What Is Blanket Additional Insured?

A blanket extra insured endorsement is a type of additional insured wording that allows a named insured to extend coverage to several third parties without having to name or request additional insured status for each of them individually.

What does it mean to be an additional insured on an insurance policy?

An additional insured in an insurance policy is someone who is covered by the policy but is not the policyholder. Coverage could be limited to a single occurrence or extend for the duration of the policy.

What must be in place for a blanket additional insured endorsement?

Before being awarded coverage, insurance firms are likely to establish one or more requirements that any party not mentioned in the policy must meet. The named insured and the party seeking extra insured status must have signed a contract or agreement in which the named insured indicates that it will add another party to the policy. The contract or agreement must be written, and the insurer may review it to see if coverage is required. If the party is eventually determined to be an additional insured, the insurance company will provide a certificate of insurance to the party.

What is the purpose of an additional insured endorsement?

To begin, an endorsement is a modification to an insurance policy that is introduced as an amendment. Endorsements can either increase or narrow the scope of an insurance policy’s coverage.

An additional insured endorsement is an example of a policy supplement that broadens the definition of “Who Is An Insured.” The term “additional insured” refers to someone who does business with the named insured.

The purpose of an additional insured endorsement is to amend the ‘Who Is An Insured’ section of an insurance policy to cover the additional insured for the vendor’s or those working on the vendor’s behalf’s negligent acts or omissions.

For example, the “named insured” on a subcontractor’s commercial general liability (CGL) insurance coverage is the subcontractor. By way of an endorsement, they might list a general contractor for whom they are working (along with any other required entities) as additional insured on their policy. If the general contractor is mentioned in a suit relating to work the subcontractor completed, the general contractor can look to the subcontractor’s insurance policy. Although an additional insured shares many of the same duties as a named insured, the former does not pay premiums, receive cancellation notices, or negotiate policy conditions.

What does blanket AI mean in insurance?

Blanket Additional Insured Endorsement is a liability insurance endorsement that automatically confers insured status to a person or organization that the named insured is required by contract to add as an insured.

What rights does an additional insured have?

In a previous piece, we discussed the critical role that “In the construction sector, the position of “extra insured” is vital. An is a “Any entity other than the primary insured that is covered by the primary insured’s insurance policy is referred to as a “additional insured.” The right to file a claim for damages directly against the primary insured’s insurance carrier; the right to a legal defense against third-party claims; and coverage for any damage caused – the additional insured enjoys these rights while keeping its own loss history clean and protecting itself from future premium increases – the additional insured enjoys these rights while keeping its own loss history clean and protecting itself from future premium increases.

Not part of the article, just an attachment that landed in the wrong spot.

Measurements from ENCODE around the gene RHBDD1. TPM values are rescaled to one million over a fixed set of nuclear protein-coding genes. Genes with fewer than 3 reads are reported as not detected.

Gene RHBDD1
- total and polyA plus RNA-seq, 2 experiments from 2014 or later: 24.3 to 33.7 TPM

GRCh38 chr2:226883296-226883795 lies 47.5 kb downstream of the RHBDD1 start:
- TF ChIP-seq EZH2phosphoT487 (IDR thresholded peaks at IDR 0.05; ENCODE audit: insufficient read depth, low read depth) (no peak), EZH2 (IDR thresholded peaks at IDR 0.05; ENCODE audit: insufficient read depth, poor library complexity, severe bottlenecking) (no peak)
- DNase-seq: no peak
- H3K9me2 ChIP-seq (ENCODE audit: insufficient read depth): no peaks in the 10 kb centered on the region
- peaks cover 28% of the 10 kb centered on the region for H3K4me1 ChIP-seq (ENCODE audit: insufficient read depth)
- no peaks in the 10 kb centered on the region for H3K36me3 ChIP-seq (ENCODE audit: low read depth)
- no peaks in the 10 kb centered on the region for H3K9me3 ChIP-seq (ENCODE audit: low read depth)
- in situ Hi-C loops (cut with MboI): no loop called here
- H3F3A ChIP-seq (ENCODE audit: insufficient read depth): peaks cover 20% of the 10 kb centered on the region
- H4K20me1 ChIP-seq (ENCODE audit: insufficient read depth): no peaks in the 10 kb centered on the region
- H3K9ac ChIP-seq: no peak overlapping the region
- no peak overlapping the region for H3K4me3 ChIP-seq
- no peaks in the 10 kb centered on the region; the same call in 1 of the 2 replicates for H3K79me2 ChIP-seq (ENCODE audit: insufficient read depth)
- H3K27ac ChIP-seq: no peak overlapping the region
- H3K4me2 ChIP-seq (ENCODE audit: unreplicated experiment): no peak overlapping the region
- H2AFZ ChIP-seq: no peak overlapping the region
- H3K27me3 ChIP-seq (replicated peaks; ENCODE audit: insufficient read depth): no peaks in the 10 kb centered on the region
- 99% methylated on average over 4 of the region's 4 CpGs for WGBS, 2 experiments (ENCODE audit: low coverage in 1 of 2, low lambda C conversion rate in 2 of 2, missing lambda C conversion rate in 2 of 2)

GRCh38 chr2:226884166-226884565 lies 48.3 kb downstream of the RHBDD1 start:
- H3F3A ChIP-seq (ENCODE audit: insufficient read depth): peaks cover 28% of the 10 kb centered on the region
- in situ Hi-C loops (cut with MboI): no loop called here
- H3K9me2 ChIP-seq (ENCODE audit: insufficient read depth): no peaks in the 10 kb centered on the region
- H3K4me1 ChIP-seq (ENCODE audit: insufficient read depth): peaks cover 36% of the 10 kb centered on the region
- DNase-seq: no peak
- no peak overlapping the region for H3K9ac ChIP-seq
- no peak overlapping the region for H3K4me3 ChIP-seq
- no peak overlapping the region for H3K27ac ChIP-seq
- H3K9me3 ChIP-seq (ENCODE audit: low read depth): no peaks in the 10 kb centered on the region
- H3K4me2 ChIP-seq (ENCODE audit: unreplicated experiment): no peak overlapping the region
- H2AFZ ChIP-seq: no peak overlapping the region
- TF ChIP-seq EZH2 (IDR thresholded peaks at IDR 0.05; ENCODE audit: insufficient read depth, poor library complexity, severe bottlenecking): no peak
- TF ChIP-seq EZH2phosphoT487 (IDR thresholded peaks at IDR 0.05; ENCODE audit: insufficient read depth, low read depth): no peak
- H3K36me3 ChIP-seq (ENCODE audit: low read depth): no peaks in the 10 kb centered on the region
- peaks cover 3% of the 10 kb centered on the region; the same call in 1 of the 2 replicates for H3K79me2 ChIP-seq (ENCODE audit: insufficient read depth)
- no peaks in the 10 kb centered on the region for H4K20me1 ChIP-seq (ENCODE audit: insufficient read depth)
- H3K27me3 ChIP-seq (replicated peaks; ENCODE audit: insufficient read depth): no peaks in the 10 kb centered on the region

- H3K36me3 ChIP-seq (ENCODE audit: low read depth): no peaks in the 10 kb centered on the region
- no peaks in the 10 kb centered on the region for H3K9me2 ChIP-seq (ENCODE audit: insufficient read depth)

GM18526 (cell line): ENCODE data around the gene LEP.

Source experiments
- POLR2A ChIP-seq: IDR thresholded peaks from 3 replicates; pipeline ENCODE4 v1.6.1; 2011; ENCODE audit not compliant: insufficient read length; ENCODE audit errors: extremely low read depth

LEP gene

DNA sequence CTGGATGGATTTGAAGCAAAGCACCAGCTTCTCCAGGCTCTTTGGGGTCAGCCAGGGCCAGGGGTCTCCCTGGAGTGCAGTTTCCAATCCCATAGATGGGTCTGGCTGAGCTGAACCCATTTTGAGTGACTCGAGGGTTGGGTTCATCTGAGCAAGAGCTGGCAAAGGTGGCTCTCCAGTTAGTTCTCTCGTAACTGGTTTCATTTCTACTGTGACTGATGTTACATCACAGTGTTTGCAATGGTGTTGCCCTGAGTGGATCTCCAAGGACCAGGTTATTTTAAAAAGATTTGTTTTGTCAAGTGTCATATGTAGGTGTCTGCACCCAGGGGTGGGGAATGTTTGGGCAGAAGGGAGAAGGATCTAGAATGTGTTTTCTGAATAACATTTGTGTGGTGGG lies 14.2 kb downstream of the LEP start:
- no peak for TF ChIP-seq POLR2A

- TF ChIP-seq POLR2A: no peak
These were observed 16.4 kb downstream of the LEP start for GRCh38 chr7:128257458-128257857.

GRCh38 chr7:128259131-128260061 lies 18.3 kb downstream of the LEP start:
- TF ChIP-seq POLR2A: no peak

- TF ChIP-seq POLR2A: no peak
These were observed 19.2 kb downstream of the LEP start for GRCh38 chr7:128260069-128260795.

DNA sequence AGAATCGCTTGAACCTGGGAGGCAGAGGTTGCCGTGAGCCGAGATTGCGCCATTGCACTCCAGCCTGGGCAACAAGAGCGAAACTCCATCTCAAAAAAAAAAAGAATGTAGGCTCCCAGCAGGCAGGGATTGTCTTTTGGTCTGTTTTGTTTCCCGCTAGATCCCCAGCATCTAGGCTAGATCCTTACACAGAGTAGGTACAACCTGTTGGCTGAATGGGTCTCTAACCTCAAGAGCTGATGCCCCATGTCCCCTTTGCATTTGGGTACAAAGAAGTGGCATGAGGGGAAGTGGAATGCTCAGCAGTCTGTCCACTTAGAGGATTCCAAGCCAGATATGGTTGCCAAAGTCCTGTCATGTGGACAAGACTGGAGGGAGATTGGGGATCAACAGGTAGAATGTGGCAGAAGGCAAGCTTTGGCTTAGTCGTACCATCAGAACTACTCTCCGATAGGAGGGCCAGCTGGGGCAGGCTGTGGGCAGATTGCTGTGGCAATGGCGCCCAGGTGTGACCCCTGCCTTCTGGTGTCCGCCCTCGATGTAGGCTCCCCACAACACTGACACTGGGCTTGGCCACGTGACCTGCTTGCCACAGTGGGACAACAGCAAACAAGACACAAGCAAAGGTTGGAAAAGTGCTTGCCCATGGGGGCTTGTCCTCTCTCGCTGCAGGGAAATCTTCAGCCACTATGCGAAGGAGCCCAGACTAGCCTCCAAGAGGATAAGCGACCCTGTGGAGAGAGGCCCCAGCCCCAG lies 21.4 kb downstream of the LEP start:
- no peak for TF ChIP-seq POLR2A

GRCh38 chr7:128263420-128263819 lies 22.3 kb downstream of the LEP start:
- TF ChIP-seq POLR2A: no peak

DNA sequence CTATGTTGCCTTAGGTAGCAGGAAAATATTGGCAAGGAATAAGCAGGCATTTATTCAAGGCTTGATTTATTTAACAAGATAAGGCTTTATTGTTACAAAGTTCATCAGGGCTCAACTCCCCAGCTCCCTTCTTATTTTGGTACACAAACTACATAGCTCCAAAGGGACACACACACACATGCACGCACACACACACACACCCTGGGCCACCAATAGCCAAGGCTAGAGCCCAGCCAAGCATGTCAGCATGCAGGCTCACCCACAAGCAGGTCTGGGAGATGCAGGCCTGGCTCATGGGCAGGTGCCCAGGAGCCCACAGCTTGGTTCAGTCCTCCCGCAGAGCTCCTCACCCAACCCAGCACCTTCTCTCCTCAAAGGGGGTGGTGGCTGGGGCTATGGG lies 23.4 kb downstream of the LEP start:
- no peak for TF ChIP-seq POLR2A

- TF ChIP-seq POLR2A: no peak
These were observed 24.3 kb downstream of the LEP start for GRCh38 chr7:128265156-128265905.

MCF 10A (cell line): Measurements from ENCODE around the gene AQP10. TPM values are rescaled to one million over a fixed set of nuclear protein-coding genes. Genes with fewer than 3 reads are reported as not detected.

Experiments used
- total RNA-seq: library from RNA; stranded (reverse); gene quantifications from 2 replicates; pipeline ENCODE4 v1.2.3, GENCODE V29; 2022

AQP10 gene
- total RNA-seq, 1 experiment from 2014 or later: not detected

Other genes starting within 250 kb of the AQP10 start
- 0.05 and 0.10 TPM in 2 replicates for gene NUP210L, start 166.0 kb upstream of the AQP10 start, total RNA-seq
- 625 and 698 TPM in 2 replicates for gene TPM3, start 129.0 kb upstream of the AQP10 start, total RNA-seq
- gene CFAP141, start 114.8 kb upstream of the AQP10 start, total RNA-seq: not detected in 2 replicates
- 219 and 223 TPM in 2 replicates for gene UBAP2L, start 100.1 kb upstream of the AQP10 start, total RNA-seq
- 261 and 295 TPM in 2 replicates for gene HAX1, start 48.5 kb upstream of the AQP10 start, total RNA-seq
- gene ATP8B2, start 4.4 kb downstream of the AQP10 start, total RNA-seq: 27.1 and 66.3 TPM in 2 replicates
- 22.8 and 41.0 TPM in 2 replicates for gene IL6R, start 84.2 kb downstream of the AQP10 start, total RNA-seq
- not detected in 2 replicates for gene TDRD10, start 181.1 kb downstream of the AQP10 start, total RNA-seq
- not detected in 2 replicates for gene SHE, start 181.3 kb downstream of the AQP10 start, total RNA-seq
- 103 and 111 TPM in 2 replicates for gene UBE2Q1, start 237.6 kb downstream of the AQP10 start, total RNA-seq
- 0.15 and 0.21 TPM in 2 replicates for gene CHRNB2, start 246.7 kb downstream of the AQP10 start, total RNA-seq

Importantly, the only way to lawfully achieve additional insured status is by an endorsement to the primary insured’s policy, and the scope of the additional insured’s coverage is completely controlled by the four corners of the endorsement itself. The importance of the endorsement phrase is demonstrated by a recent case from New York State. In the New York case, a construction manager mistakenly believed it was an additional insured under the general contractor’s insurance policy discovered the hard way that it was not, all because of the difference between the words “with whom” and “for whom.”

The City of New York initiated a project including the construction of a 15-story building on the Bellevue Hospital NYC campus for use as a DNA lab for the Chief Medical Examiner of New York City in Gilbane Building Co. v. Liberty Insurance Underwriters. For the project’s funding and operation, the City signed a contract with the New York State Dormitory Authority. Gilbane was hired as the project’s construction manager or CM by the Authority. The Authority’s contract with the CM stipulated that the prime contractor must name the CM as an extra insured under the prime’s liability policy.

After that, the Authority signed a contract with Samson Construction Company to be the project’s prime contractor. Samson agreed to seek CGL coverage with an endorsement designating the CM as an extra insured as part of its contract with the Authority. Samson did exactly that, obtaining a policy from Liberty Insurance Company that stated that the basic policy was amended to include any organization as an additional insured “With whom” Samson agreed to add as an additional insured – not “for whom” the primary insured agreed to provide coverage, as many additional insured endorsements provide.